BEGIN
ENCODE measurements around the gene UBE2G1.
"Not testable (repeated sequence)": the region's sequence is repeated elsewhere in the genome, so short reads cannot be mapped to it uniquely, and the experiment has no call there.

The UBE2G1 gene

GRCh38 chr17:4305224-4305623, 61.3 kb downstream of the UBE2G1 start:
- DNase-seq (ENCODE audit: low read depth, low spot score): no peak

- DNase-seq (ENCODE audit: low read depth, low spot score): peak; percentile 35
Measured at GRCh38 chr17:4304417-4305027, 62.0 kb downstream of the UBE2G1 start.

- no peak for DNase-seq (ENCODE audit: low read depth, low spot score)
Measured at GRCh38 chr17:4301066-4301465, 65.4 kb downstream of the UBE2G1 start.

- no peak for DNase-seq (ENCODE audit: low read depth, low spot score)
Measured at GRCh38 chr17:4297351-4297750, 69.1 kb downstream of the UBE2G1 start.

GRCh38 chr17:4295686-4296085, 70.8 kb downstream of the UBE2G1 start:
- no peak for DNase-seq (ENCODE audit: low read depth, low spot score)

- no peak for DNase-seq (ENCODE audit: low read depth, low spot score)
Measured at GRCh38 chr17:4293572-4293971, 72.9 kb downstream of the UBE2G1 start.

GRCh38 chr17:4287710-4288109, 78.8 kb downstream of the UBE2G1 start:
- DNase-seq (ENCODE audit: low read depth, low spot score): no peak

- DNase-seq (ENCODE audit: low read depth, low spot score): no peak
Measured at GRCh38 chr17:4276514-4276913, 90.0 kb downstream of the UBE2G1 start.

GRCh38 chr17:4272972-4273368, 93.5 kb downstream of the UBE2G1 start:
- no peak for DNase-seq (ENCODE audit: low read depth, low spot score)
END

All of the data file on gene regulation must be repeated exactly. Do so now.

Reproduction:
ENCODE measurements around the gene UBE2G1.
"Not testable (repeated sequence)": the region's sequence is repeated elsewhere in the genome, so short reads cannot be mapped to it uniquely, and the experiment has no call there.

The UBE2G1 gene

GRCh38 chr17:4305224-4305623, 61.3 kb downstream of the UBE2G1 start:
- DNase-seq (ENCODE audit: low read depth, low spot score): no peak

- DNase-seq (ENCODE audit: low read depth, low spot score): peak; percentile 35
Measured at GRCh38 chr17:4304417-4305027, 62.0 kb downstream of the UBE2G1 start.

- no peak for DNase-seq (ENCODE audit: low read depth, low spot score)
Measured at GRCh38 chr17:4301066-4301465, 65.4 kb downstream of the UBE2G1 start.

- no peak for DNase-seq (ENCODE audit: low read depth, low spot score)
Measured at GRCh38 chr17:4297351-4297750, 69.1 kb downstream of the UBE2G1 start.

GRCh38 chr17:4295686-4296085, 70.8 kb downstream of the UBE2G1 start:
- no peak for DNase-seq (ENCODE audit: low read depth, low spot score)

- no peak for DNase-seq (ENCODE audit: low read depth, low spot score)
Measured at GRCh38 chr17:4293572-4293971, 72.9 kb downstream of the UBE2G1 start.

GRCh38 chr17:4287710-4288109, 78.8 kb downstream of the UBE2G1 start:
- DNase-seq (ENCODE audit: low read depth, low spot score): no peak

- DNase-seq (ENCODE audit: low read depth, low spot score): no peak
Measured at GRCh38 chr17:4276514-4276913, 90.0 kb downstream of the UBE2G1 start.

GRCh38 chr17:4272972-4273368, 93.5 kb downstream of the UBE2G1 start:
- no peak for DNase-seq (ENCODE audit: low read depth, low spot score)